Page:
Losers are winners in Uncle Sam's bailout binge

January 19, 2011: 5:00 AM ET

When the government offered GMAC's old shareholders a free ride, how could they turn it down?

You would think, at this point, that there would be nothing left to be outraged about when it comes to government bailouts. But the more bailout rocks you turn over, the more well-connected players you find who aren't being forced to pay the full price of their mistakes. One of the little-noticed rocks I've looked under recently: the government's rescue of GMAC, now Ally Financial, which has given its old shareholders a multibillion-dollar windfall.

These folks thought they had a great deal in 2006. General Motors (GM), which had owned GMAC (the name I'm using throughout this column for simplicity's sake), was thrilled to have investors led by Cerberus, the big, smart Wall Street house, fork over $7.2 billion for a 51% stake. Oops. The ink had barely dried when GMAC's mortgage business, much of it subprime, turned from a crown jewel into toxic waste. The world financial system began imploding. GMAC ran out of borrowing power and got government help to stay afloat in late 2008, the first of several bailout infusions. Without the bailout, GMAC would have gone broke, and the old holders' stake would have been worth zippo. What's that stake worth now, mostly because of taxpayer support? Would you believe more than $3 billion? The shares owned by the Cerberus-led investors are worth $2 billion by my conservative math, and GM's stake is worth $1.2 billion.

Those numbers -- which you've probably not seen before -- are based on the value the Treasury placed on GMAC's common stock at year-end, when it converted some of its preferred shares to common shares. The price, $10,340 a share, is GMAC's stated net worth; a stock offering, should one occur, would probably fetch a higher price. The Treasury agrees that allowing GMAC's old shareholders this kind of value wasn't optimal. "One of the unavoidable consequences of not filing GMAC for bankruptcy was that the equity stakes of the legacy shareholders, Cerberus and GM, were not completely wiped out," says Tom Casarella, a top Treasury restructuring expert. However, he says, "we don't think there was a better way to do the bailout, keep GMAC solvent, and protect both the U.S. auto industry and the taxpayers' investment."

The government, probably rightly, felt it had to bail out GMAC because the firm provided about 75% of the "floor plan" financing that dealers use to buy vehicles from GM. Floor-plan finance, unlike retail vehicle finance, is specialized and complex, and has relatively few players. The government feared that if GMAC croaked in the midst of a financial crisis, 75% of GM dealers' floor-plan financing would vanish. As would 75% of GM's sales. As would GM.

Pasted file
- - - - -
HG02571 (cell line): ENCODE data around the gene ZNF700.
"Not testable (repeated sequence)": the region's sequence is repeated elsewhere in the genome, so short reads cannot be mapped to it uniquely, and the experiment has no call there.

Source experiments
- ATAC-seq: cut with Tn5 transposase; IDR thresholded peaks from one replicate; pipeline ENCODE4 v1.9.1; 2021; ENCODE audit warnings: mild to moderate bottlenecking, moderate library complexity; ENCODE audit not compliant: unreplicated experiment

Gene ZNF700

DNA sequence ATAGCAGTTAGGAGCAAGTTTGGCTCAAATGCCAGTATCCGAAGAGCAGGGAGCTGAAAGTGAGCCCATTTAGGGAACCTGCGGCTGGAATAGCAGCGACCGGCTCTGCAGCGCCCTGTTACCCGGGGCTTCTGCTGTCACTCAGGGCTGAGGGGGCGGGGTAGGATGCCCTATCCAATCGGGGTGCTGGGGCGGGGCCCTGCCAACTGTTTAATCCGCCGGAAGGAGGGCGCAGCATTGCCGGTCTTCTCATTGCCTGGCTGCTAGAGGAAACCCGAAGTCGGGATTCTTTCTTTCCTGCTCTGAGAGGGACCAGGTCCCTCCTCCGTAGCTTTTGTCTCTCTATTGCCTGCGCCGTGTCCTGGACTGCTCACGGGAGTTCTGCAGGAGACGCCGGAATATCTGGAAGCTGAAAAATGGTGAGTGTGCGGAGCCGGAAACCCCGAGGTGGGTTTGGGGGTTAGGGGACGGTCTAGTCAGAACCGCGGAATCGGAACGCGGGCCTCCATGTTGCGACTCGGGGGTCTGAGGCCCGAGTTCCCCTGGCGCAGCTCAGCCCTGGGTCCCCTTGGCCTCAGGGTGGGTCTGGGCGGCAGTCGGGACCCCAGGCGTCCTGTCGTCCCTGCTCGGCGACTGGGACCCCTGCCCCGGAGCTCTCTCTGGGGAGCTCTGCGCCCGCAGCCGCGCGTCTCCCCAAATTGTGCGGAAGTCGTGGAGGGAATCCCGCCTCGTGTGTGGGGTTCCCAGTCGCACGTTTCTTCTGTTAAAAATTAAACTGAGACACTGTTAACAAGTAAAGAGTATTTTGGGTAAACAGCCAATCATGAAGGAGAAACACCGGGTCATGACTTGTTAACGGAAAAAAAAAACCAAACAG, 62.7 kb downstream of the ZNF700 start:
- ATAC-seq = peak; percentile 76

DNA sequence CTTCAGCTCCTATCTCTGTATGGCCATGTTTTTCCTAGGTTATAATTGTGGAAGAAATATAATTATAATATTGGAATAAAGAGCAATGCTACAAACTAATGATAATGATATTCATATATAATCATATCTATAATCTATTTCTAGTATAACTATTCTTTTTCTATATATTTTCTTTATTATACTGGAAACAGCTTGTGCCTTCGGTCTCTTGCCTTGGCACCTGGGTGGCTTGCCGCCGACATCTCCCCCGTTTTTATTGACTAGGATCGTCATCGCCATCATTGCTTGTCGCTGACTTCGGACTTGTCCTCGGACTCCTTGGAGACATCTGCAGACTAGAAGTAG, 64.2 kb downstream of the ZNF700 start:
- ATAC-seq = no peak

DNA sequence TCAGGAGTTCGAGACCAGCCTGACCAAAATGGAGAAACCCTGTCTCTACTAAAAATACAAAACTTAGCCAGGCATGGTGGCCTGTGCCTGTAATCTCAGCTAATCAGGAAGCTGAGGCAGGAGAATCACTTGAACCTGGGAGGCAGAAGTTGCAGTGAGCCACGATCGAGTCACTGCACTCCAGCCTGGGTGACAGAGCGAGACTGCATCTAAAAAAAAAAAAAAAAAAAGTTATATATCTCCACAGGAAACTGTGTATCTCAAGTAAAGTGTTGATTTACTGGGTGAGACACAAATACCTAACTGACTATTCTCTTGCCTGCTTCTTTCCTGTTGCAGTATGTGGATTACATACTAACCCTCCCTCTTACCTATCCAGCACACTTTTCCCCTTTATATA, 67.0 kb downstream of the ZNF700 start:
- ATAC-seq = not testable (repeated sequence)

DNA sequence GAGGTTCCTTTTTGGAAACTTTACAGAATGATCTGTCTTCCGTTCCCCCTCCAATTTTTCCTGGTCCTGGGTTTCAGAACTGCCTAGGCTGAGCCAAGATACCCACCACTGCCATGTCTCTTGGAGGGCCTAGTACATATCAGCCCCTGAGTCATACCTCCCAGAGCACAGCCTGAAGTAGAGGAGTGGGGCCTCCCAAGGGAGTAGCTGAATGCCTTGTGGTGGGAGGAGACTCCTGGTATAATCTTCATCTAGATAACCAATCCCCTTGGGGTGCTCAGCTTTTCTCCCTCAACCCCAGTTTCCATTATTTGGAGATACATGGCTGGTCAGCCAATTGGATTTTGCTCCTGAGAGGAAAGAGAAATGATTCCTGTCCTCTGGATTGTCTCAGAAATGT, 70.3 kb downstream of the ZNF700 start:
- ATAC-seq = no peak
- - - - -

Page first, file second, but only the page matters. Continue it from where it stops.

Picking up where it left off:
So you see why the government didn't dare let GMAC go into bankruptcy. The problem, of course, is that the old GMAC shareholders -- the Cerberus investors and GM -- got a free ride of sorts on the government's nickel. Instead of owning 100% of a company worth nothing, they now own 26% of a company with a stated value of more than $12 billion.

To be fair (three of journalism's most dangerous words), Cerberus's investors did put money into the GMAC bailout pot alongside Uncle Sam in 2008. They kicked in $750 million in cash and GMAC securities. So you can argue -- as I'm sure Cerberus would if it hadn't declined comment -- that its investors bought most of their current stake; it wasn't a total gift from Uncle Sam. Yes, Cerberus is still down $6 billion on an $8 billion investment -- but absent Uncle, it would be down $7.2 billion on a $7.2 billion investment.

By contrast, the $1.2 billion value of the stake owned by GM sure looks gifty -- yet another taxpayer-financed indulgence for GM, which Uncle Sam has kept alive, recapitalized, and coddled endlessly. The money GM put into recapitalizing GMAC in 2008 -- $884 million -- came from the Treasury.

Yes, in a world of multitrillion-dollar bailouts, having big players get a windfall of $2.5 billion or so may seem like small beer. (Math: That's the $3.2 billion value of the Cerberus-GM stake, less the $750 million Cerberus put up in 2008.) But small beer is still beer. Struggling small businesses and unemployed people would kill for a deal like that. But don't hold your breath until they get it.

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About This Author
Allan Sloan
Allan Sloan
Senior Editor at Large, Fortune

Allan Sloan, who has been writing about business for more than 40 years, joined Fortune in July of 2007. Before that, he was the Wall Street editor for Newsweek for 12 years. His work also appears in The Washington Post. Allan is a seven-time winner of the Loeb Award, business journalism's highest honor, receiving awards in four different categories for five different employers. He is a graduate of Brooklyn College and has a master's degree in journalism from Columbia University. He and his wife live in New Jersey. They have three grown children.

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